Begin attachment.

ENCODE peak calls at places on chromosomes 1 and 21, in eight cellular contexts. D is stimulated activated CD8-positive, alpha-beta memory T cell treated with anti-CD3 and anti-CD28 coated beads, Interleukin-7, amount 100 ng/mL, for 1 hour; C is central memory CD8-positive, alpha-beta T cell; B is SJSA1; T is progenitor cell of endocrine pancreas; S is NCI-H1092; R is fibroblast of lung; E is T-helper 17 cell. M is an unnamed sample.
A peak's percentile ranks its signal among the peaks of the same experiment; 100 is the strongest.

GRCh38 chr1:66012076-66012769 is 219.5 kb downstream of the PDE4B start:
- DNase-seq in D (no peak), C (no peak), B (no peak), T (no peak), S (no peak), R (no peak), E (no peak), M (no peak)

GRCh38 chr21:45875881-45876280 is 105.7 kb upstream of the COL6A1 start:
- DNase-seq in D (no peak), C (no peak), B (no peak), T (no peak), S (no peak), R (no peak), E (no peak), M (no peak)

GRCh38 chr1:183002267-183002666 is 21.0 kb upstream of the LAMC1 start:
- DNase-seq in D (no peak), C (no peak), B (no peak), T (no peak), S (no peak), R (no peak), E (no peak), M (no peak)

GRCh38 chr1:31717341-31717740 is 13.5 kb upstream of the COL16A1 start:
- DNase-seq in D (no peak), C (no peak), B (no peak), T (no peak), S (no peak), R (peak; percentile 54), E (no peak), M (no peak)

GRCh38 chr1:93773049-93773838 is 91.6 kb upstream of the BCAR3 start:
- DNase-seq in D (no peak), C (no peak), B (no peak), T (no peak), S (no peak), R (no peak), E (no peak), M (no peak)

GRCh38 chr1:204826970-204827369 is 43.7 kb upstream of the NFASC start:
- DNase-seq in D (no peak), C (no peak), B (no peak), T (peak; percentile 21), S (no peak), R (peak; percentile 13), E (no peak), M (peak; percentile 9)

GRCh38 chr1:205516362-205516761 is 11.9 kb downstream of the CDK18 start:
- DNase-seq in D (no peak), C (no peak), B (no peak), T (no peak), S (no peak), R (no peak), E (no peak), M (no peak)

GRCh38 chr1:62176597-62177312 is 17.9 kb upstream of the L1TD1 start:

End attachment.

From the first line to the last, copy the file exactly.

ENCODE peak calls at places on chromosomes 1 and 21, in eight cellular contexts. D is stimulated activated CD8-positive, alpha-beta memory T cell treated with anti-CD3 and anti-CD28 coated beads, Interleukin-7, amount 100 ng/mL, for 1 hour; C is central memory CD8-positive, alpha-beta T cell; B is SJSA1; T is progenitor cell of endocrine pancreas; S is NCI-H1092; R is fibroblast of lung; E is T-helper 17 cell. M is an unnamed sample.
A peak's percentile ranks its signal among the peaks of the same experiment; 100 is the strongest.

GRCh38 chr1:66012076-66012769 is 219.5 kb downstream of the PDE4B start:
- DNase-seq in D (no peak), C (no peak), B (no peak), T (no peak), S (no peak), R (no peak), E (no peak), M (no peak)

GRCh38 chr21:45875881-45876280 is 105.7 kb upstream of the COL6A1 start:
- DNase-seq in D (no peak), C (no peak), B (no peak), T (no peak), S (no peak), R (no peak), E (no peak), M (no peak)

GRCh38 chr1:183002267-183002666 is 21.0 kb upstream of the LAMC1 start:
- DNase-seq in D (no peak), C (no peak), B (no peak), T (no peak), S (no peak), R (no peak), E (no peak), M (no peak)

GRCh38 chr1:31717341-31717740 is 13.5 kb upstream of the COL16A1 start:
- DNase-seq in D (no peak), C (no peak), B (no peak), T (no peak), S (no peak), R (peak; percentile 54), E (no peak), M (no peak)

GRCh38 chr1:93773049-93773838 is 91.6 kb upstream of the BCAR3 start:
- DNase-seq in D (no peak), C (no peak), B (no peak), T (no peak), S (no peak), R (no peak), E (no peak), M (no peak)

GRCh38 chr1:204826970-204827369 is 43.7 kb upstream of the NFASC start:
- DNase-seq in D (no peak), C (no peak), B (no peak), T (peak; percentile 21), S (no peak), R (peak; percentile 13), E (no peak), M (peak; percentile 9)

GRCh38 chr1:205516362-205516761 is 11.9 kb downstream of the CDK18 start:
- DNase-seq in D (no peak), C (no peak), B (no peak), T (no peak), S (no peak), R (no peak), E (no peak), M (no peak)

GRCh38 chr1:62176597-62177312 is 17.9 kb upstream of the L1TD1 start: